This is the beginning of a new feature here on FunkyPundit. It's an experiment in progress. Should all go well, it will lead to fame and fortune. If not, it will be quietly abandoned.
Here's the back story. Three NFL seasons ago, I discovered the glory that is online gambling. Going halvsies with my bro-piece, $50 was deposited into a now-defunct online gambling account. Our goal was to bet weekly, but also smartly and conservatively, so that our fund lasted all the way to the Super Bowl. We succeeded, ending up losing around a hundred bucks on the last game.
The next season we did the same, but this time setting a rather more ambitious goal: lasting all the way to the Super Bowl without re-upping, and this time making $1,000 in the process.
We succeeded. Believe it or not, in early February I cashed a check for approximately $1,100.
Last season, the same, though this time the goal was upped to $2,000. And believe it or not -- it worked! Actually, we failed. Badly. We added more cash to the account on more than one occasion and ended up with nothing. It was humbling.
But that hasn't shaken my confidence in the betting strategy we've developed. Last season featured tons of weird upsets -- I don't know anyone who did well.
This season I'm going to try something new. I'm going to start with $100 fake dollars and see how the "investment model" of the 'Funk Football Fund' plays out. Here's how it works: Combining the security of hedge bets with a "wisdom of the crowds," futures-like take on the week's best bets, the model is meant to be conservative yet reliable. Essentially, each week I'll take the top three consensus picks as determined by the users of Wagerline.com -- see here, for instance -- and use those as the basis for a series of bets. This week, Week 2, has 86% of Wagerline users thinking Cincinnati will beat its 7-point spread over Cleveland; 84% think New Orleans will beat its 3.5-point spread over Tampa Bay; 79% think Dallas will beat its 3-point spread over Miami.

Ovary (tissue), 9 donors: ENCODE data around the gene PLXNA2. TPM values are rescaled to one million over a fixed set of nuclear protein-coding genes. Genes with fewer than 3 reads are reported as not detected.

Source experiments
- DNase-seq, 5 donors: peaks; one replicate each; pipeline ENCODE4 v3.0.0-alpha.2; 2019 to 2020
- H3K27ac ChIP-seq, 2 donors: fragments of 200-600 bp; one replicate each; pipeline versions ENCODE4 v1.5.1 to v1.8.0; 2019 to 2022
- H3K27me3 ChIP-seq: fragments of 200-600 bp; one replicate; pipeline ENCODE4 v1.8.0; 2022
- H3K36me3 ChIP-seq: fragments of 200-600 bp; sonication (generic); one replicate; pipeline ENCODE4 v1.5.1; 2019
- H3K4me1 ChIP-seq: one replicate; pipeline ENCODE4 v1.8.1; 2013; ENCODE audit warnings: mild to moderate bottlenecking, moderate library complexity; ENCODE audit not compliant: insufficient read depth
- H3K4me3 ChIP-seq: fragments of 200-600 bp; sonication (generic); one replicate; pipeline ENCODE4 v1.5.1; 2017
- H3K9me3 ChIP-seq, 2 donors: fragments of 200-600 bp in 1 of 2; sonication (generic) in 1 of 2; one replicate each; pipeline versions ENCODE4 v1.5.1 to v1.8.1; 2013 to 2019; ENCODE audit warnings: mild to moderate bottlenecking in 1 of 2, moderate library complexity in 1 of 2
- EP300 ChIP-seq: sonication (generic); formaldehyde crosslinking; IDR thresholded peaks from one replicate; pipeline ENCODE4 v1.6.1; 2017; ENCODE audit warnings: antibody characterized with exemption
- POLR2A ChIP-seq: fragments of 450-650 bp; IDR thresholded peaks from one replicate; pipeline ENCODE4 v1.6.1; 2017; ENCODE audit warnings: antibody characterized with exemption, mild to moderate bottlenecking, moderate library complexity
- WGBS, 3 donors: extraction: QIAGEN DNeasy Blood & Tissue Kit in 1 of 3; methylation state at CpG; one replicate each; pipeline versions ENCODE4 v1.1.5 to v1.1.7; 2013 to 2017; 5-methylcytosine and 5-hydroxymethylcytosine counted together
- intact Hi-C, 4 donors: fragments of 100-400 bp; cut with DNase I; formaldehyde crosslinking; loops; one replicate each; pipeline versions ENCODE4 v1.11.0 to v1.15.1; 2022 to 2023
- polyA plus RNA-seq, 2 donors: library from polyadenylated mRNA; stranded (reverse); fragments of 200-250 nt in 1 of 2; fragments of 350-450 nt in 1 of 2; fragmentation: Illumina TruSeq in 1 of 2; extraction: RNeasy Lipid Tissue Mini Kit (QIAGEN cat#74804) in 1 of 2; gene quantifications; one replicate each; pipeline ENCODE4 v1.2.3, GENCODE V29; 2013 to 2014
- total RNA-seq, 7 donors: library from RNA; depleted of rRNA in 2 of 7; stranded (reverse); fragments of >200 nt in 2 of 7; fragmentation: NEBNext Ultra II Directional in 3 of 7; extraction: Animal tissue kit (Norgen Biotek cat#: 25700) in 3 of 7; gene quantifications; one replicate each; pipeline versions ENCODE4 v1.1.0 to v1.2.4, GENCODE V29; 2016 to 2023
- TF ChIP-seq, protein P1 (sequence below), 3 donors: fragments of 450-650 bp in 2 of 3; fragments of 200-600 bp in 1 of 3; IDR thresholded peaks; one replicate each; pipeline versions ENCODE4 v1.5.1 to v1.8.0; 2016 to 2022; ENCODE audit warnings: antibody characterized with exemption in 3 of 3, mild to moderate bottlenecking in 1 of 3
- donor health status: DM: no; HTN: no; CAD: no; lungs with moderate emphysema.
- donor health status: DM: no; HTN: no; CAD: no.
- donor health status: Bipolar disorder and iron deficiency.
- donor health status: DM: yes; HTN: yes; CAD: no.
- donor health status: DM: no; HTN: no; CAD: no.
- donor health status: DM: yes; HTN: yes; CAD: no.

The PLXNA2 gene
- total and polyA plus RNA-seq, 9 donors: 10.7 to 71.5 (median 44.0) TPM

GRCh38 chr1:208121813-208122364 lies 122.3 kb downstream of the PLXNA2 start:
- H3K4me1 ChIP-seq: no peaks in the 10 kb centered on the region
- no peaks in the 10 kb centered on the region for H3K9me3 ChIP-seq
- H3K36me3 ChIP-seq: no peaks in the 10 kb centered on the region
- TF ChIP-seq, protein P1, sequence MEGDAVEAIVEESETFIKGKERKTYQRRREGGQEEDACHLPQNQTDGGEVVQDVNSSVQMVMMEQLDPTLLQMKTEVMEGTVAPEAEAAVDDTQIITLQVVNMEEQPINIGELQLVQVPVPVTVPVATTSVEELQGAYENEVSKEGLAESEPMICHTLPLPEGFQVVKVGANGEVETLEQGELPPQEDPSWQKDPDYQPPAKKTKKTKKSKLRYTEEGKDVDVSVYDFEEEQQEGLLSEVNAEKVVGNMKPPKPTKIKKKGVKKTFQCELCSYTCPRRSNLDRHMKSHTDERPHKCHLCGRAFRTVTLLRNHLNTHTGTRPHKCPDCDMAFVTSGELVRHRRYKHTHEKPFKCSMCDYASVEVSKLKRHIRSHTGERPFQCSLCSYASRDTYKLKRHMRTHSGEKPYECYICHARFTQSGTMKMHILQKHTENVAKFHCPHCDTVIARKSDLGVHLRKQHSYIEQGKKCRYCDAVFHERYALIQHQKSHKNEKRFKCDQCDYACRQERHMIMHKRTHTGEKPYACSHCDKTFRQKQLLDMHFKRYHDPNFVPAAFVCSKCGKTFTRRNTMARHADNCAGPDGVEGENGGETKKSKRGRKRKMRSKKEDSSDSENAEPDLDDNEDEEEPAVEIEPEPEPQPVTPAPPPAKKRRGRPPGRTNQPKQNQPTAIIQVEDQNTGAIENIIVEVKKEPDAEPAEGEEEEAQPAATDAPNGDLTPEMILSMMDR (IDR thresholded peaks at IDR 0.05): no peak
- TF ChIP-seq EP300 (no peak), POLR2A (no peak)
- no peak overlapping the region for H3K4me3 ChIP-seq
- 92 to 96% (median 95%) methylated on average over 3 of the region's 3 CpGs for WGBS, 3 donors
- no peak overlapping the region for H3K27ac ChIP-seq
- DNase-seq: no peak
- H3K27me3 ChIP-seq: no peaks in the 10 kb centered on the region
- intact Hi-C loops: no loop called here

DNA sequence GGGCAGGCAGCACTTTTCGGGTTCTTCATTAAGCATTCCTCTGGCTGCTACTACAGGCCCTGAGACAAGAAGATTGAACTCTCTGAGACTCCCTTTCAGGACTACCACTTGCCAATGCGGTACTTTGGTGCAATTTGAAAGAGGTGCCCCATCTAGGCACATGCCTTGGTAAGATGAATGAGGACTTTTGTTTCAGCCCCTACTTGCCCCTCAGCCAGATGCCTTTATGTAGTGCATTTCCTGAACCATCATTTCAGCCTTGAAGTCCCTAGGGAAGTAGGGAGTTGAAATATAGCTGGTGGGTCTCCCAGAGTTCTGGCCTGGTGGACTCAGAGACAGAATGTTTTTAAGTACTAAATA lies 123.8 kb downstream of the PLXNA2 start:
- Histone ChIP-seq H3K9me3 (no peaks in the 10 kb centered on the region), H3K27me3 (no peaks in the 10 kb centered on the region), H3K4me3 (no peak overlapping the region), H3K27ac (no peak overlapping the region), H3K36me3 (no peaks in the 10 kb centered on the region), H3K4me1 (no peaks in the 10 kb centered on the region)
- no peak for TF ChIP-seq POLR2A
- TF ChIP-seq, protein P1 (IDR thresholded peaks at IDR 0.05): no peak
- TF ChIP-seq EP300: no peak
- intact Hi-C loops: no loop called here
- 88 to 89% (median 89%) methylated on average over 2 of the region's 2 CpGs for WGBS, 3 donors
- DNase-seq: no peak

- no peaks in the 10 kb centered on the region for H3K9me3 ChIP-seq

(These are actually pretty big margins. Having obsessively monitored/used these Wagerline prognostications in seasons past, it's not often there's a 75-plus percentage consensus on anything.)
So that makes this week's picks Cincinnati, New Orleans, and Dallas. The first bet is a so-called 3-game teaser, where the line moves in your preferred direction by, in this case, 6 points. (Teasers can move the spread more than 6 points, but that lessens the payout. We'll use 6 for this imaginary fund.) Teasers also can come in multiple game varieties, whereas the outcome of the bet can be determined by 3, 4, 5 or more games. It's up to the bettor. Again, the harder one makes it, i.e., the more games, the larger the payout. For purposes of the Funk Fund, we'll keep it simple with three games. Because teasers move the line in your favor, they're probably the least risky bets in football. For that reason, the Funk Fund calls for it to be the biggest bet -- $20.
Next, straight bets. Betting straight-up on each of these three individual games provides more hedge security. Should either the Bengals, Cowboys, or Saints be unexpectedly blown out, the teaser may be lost, but two of the three straight bets are still in play. These can cover other losses. (Likewise, it's possible to lose all three straight bets, but win the tease, owing to the line moves.) Because straights are riskier than the teaser, we'll put $10 on each.
Finally, a parlay. Only through these bets can real money actually be made. Unfortunately, this is also what makes them so hard. To win a parlay, a bettor has to correctly pick two or more outcomes. (If the odds-makers in Vegas do their jobs well, the chances of picking a winner is 50/50. A three game parlay, where your bet is now dependent on the outcome of two games, thus reduces your winning probability to 25%.) Accordingly, we'll put $5 on a three-game parlay.
The payout for these bets are: $52 for a winning $20 3-game tease; $10 for each winning $10 straight; $36 for a winning $5 3-game parlay. In all, $55 will be bet for a possible total payout of
$118. On the flip side, $55 could turn into zilch.
This being the first week, things could turn sour quickly. Should every bet fail, continuing this investment model into the second week will be difficult, as there's only $45 left in the imaginary fund. If that should occur, we'll bet in the same fashion and in the same proportions, though with smaller amounts.
Incidentally, this isn't precisely the way I bet. I use Wagerline more as a resource than a guide. If, say, 75% of its users say the Eagles are going to top the Skins (my boys!), I know that's ridiculous and I'll abstain. I also sometimes see bets I consider a lock that Wagerline users seem to think are up in the air.
Current status: $45
I'll check back in Monday to see how things went.